“Just as a shot of espresso boosts your energy,” P.U. promises,
“a shot of Prager University boosts your brain. Because not only will you have more knowledge, you will have more clarity. You’ll get one other thing, a true-value added component of a Prager University education – wisdom.”
In sum, “Prager University clarifies big ideas. Five minutes at a time.”
If this were only a parody.
I’m sorry, Dennis, but I’ve got to go with Euclid on this one. Like the path to geometry, there is no royal road to wisdom, much less a five-minute video, no matter how compelling its animation. P.U. doesn’t clarify big ideas. It trivializes them. Rather than teach its students how to think, it tells them what to think.
The idea of a five-minute video isn’t inescapably awful. If each video were paired with another that offered a competing answer to the same question, together they might stimulate rather than indoctrinate. If the “world renowned thinkers” were encouraged to treat competing interpretations seriously, or invited to suggest books or articles that develop the topic further, these videos could (best-case scenario here) be a springboard to further investigation and reflection.
But that would suggest that some questions are complicated and don’t admit of simple answers, and that flies in the face of P.U.’s whole philosophy. Want to know whether the U. S. should have dropped atomic bombs on Japan? P.U. will cut the fluff and give you the “clear and unambiguous” judgment of history in five minutes. Interested in the truth about Vietnam? Five minutes should be plenty. Want the straight scoop about the Constitution? the Ten Commandments? capitalism? feminism? racism? global warming? abortion? Five minutes a pop or your money back.
In addition to Alexis de Tocqueville, I’ve also kept coming back to Ray Bradbury these past few days. In his marvelous dystopian novel Fahrenheit 451, Bradford eerily anticipated the denigration of the life of the mind that Prager University embodies. Writing in 1953, Bradbury described a twenty-first century world in which the primary task of firemen was not to put out fires but to burn books. Intellectual had become a swear word. Entertainment was life’s primary pursuit. Happiness was life’s ultimate goal. Complicated ideas got in the way.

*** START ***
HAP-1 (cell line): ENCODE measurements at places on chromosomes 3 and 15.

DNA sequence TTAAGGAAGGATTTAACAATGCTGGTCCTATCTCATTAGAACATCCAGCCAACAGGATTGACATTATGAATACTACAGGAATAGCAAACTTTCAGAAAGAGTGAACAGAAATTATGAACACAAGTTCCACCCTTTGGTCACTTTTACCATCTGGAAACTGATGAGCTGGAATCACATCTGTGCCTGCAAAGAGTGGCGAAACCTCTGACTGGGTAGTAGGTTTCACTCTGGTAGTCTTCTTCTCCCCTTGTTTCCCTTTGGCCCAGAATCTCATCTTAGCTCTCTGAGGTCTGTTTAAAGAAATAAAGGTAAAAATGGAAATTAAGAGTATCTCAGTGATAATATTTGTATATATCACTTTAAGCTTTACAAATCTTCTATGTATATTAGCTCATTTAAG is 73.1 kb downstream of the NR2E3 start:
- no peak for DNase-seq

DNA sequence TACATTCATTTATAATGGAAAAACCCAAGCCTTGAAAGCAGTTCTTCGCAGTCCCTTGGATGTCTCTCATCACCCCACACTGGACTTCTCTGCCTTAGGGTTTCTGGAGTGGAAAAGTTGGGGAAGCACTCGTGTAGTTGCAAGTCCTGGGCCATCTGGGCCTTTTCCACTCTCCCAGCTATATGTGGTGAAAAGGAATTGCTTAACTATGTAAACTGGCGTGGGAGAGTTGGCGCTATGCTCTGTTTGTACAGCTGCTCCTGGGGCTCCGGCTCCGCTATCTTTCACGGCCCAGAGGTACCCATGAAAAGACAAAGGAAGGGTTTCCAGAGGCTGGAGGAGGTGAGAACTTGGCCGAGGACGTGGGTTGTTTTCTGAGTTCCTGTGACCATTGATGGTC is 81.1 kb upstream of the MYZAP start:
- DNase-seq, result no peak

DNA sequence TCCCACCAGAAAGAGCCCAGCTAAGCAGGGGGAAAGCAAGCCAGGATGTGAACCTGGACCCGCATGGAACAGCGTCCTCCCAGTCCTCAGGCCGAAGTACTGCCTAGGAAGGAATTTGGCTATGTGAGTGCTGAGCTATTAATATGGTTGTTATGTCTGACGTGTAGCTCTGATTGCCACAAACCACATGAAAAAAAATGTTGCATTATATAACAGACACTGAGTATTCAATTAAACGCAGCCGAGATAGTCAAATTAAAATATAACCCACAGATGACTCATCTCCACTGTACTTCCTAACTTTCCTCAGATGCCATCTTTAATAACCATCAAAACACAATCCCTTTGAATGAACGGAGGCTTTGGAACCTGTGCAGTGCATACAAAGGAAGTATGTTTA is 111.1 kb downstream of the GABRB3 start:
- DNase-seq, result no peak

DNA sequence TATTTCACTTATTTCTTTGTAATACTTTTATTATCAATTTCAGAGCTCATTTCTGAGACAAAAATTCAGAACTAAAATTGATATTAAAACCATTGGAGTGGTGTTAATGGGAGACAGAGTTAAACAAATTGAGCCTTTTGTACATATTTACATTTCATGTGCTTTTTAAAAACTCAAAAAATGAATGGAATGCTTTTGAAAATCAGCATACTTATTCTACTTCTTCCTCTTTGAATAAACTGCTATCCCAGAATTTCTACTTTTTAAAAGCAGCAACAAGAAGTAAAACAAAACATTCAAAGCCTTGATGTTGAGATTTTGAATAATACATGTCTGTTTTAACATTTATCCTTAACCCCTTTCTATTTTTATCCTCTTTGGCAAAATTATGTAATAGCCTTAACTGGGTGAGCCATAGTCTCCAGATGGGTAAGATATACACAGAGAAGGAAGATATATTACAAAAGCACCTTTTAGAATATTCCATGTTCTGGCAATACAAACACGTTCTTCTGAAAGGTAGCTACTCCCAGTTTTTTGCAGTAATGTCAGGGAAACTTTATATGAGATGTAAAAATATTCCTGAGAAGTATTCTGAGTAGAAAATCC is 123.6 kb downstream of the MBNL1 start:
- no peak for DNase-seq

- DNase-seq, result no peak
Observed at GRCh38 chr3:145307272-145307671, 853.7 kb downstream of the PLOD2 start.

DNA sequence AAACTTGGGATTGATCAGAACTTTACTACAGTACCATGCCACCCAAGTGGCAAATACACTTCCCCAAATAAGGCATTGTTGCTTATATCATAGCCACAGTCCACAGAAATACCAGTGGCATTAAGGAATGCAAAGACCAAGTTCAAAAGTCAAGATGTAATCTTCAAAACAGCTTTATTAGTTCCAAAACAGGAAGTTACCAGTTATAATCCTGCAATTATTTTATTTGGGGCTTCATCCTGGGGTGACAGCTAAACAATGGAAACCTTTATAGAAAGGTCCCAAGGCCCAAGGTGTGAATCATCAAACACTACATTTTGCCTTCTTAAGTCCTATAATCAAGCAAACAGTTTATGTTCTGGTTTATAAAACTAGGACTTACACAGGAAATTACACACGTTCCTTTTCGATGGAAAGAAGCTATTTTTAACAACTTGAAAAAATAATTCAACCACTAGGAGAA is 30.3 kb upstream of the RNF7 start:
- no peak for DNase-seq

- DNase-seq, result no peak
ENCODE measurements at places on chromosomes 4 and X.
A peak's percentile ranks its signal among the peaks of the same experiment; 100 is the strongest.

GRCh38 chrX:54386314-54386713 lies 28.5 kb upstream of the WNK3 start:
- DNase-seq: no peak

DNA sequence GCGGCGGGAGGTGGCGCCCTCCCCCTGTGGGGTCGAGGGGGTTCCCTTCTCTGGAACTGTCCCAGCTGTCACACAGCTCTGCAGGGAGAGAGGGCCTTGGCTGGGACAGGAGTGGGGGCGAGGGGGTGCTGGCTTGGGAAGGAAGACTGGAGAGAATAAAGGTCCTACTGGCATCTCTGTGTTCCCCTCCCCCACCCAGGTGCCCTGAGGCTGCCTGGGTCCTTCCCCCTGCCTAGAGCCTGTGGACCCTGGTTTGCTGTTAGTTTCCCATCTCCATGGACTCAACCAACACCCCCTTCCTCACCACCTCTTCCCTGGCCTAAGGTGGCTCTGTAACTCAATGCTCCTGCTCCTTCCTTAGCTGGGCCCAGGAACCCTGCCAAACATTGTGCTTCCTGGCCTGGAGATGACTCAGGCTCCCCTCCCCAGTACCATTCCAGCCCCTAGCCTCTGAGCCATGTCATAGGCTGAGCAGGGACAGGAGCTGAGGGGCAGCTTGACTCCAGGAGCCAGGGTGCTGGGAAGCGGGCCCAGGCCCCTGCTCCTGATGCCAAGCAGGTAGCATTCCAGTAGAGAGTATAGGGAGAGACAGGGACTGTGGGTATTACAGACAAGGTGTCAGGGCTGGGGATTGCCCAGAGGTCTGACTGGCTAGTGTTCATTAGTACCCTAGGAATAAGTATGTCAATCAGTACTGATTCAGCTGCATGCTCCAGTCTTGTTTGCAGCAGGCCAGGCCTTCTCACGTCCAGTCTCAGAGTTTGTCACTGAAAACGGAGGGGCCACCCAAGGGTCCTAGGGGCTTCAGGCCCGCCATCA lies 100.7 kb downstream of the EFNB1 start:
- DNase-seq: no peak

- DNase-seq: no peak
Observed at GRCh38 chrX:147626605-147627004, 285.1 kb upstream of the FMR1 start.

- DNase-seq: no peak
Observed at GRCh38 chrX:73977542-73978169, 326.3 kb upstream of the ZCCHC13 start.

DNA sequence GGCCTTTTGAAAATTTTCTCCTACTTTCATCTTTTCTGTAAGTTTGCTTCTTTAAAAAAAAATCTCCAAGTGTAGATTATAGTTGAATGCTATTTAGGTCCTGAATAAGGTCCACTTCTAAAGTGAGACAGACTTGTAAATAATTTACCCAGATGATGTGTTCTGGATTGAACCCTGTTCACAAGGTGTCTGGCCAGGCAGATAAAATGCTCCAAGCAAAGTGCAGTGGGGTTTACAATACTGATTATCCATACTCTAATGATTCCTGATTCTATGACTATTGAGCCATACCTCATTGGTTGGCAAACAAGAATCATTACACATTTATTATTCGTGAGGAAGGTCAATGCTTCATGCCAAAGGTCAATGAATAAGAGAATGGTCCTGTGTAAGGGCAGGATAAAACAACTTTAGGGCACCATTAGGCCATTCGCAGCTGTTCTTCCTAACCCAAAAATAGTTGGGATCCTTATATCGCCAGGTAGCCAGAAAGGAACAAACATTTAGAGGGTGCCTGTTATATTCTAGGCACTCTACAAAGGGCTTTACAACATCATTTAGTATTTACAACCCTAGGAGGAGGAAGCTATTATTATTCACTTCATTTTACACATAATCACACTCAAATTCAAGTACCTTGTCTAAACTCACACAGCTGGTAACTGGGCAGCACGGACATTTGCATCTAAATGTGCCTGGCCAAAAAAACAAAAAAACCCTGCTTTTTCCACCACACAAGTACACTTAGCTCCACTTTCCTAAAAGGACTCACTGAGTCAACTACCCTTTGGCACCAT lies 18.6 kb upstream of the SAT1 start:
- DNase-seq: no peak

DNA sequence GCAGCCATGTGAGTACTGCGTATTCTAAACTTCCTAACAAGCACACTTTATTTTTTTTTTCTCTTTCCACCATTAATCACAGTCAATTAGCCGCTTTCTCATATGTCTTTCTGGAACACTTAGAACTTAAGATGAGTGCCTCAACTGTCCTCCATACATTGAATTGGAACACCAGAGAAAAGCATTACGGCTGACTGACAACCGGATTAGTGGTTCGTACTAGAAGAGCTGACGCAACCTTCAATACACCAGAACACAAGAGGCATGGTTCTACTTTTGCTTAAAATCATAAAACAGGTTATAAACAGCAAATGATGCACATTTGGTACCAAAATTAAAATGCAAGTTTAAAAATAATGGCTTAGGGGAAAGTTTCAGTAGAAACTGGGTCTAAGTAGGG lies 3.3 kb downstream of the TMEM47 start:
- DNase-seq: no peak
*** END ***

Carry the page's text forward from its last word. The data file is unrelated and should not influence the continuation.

Early in the novel, Bradbury speaks through a Fire Department captain to pinpoint the genesis of the gradual denigration of learning. It began with the rise of mass culture, Captain Beatty relates to fireman Guy Montag, who has become curious about books. As late as the Civil War, Beatty says, “books appealed to a few people, here, there, everywhere. They could afford to be different.” But then the population began to grow rapidly, and with it came the birth of mass culture. “Films and radios, magazines, books leveled down to a sort of paste pudding norm, do you follow me?”
Gradually everything became “boiled down,” Beatty explains.
“Classics cut to fit fifteen-minute radio shows, then cut again to fill a two-minute book column, winding up at last as a ten- or twelve-line dictionary resume. . . . Many were those whose sole knowledge of Hamlet . . . was a one-page digest in a book that claimed: now at last you can read all the classics; keep up with your neighbors. Do you see? Out of the nursery into the college and back to the nursery; there’s your intellectual pattern for the past five centuries or more.”
Ray Bradbury died shortly after Dennis Prager founded his “university,” and I won’t presume to say what he would have thought of it. I don’t mind telling you what I think, however. Following Captain Beatty, I’d say there’s more nursery than university in P.U.